Weird Changes to Betelgeuse and Orion
This past week, the star Betelgeuse (Orion’s “left shoulder”) dimmed. Most reports jumped on the supernova angle. What really happened? There’s nothing like a space mystery to spark interest …
For a quick background: A burst of gravitational waves was detected near the star Betelgeuse. At the same time, Betelgeuse has mysteriously dimmed in recent weeks. So, many folks wondered if the red supergiant was about to explode. Gravitation waves are often related to big cosmic events happening in space.
My take: It’s true that Betelgeuse is the sky’s surest first magnitude (bright) star whose nature is ripe to blow up into a supernova.
But while that could happen tonight, it could also happen in 100,000 years. And the current strange dimming of Betelgeuse may have nothing to do with its supernova readiness.
As of the weekend, Betelgeuse is still there. It has not exploded. Maybe not much of a mystery there. However, it’s maintaining its record low faintness. Will it get brighter again? Stay tuned.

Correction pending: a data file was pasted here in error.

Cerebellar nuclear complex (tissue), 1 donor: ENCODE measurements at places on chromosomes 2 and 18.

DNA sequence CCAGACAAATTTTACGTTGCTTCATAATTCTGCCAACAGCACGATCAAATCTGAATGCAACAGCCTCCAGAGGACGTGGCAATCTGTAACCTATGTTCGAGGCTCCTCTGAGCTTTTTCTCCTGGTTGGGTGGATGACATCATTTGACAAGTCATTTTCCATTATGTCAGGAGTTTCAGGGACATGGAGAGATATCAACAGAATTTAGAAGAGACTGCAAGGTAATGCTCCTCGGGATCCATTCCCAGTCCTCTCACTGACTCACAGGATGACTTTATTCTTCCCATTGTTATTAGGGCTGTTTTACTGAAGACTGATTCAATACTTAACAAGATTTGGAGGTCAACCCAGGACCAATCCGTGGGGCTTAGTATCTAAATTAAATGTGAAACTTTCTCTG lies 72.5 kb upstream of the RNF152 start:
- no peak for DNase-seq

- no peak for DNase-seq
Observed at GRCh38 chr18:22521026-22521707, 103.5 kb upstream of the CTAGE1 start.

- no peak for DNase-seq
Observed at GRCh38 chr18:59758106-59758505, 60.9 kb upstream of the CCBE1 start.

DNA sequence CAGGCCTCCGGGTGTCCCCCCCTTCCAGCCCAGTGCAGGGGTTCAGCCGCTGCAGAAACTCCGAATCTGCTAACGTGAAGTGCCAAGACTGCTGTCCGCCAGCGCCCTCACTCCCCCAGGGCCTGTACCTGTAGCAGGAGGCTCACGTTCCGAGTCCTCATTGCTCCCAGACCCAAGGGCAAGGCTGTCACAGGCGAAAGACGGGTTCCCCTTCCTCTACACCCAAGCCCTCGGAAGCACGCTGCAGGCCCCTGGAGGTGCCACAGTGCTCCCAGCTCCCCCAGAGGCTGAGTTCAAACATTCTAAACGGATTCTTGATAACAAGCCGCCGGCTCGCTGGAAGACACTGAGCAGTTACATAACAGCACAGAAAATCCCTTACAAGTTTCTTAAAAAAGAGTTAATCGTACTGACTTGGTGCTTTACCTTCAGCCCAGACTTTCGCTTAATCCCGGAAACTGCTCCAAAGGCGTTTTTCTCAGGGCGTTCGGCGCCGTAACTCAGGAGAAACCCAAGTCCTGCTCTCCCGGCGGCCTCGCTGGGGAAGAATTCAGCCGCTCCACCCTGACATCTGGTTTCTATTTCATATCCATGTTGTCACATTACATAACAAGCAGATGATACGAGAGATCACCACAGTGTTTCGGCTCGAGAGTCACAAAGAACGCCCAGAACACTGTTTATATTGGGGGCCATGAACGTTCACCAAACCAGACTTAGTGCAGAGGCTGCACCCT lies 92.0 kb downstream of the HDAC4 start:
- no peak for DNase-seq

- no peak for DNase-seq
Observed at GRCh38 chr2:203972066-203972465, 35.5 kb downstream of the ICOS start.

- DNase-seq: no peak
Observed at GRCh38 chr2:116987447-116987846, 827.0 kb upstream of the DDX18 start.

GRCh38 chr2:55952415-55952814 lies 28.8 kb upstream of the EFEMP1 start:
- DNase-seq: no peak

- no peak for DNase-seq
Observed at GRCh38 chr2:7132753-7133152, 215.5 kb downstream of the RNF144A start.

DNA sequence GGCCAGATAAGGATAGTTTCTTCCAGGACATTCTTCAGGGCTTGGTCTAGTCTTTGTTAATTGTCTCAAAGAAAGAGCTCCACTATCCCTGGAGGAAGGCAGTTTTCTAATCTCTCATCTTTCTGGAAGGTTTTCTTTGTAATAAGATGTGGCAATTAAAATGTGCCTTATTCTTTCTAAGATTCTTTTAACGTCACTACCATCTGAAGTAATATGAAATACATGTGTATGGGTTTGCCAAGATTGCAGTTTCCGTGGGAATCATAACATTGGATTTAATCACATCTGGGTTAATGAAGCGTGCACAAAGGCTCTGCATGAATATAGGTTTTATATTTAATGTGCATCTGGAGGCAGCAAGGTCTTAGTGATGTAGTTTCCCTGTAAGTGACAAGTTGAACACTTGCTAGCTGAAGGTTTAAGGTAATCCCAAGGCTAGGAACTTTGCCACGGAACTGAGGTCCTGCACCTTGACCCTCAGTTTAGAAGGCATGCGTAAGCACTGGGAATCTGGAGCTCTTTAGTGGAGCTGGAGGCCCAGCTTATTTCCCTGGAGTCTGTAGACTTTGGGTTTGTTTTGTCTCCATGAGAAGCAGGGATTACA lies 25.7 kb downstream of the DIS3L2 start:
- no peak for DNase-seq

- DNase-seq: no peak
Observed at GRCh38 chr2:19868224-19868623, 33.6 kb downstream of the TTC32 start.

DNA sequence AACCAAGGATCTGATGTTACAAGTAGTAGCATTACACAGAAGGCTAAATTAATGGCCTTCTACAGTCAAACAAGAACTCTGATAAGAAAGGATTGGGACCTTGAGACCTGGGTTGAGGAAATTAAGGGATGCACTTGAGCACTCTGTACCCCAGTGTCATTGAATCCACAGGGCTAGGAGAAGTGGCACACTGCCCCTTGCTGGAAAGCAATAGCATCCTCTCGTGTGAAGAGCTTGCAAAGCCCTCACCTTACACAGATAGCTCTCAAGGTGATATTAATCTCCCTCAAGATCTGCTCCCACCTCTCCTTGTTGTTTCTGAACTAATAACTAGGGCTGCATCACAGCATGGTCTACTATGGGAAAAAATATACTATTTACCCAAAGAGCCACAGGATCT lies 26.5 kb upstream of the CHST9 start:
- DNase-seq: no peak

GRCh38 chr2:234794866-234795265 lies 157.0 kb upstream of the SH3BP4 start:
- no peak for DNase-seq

What’s weird is how its constellation of Orion has changed. Skygazers through the centuries are familiar with Orion’s shape—its three-in-a-row belt stars, its resemblance to a human figure, and its two bright stars.
The blue-white one in Orion’s right foot, Rigel, is still blazing away with customary brilliance.
But the bright orange star Betelgeuse, which forms the hunter’s left shoulder, has faded to a dimness not seen in over a century. As of January 13, it visually looks about the same brightness as the other shoulder marked by the star Bellatrix (say Bel-LAY-trix).
Thus, the entire constellation looks different. The stuff of dreams!
Check it out the next clear night. Orion is now out all night long. It starts lowish in the east at nightfall, and stands halfway up the southern sky at midnight. This shouldn’t be missed.
Everyone’s watching: The Hunter has become the hunted!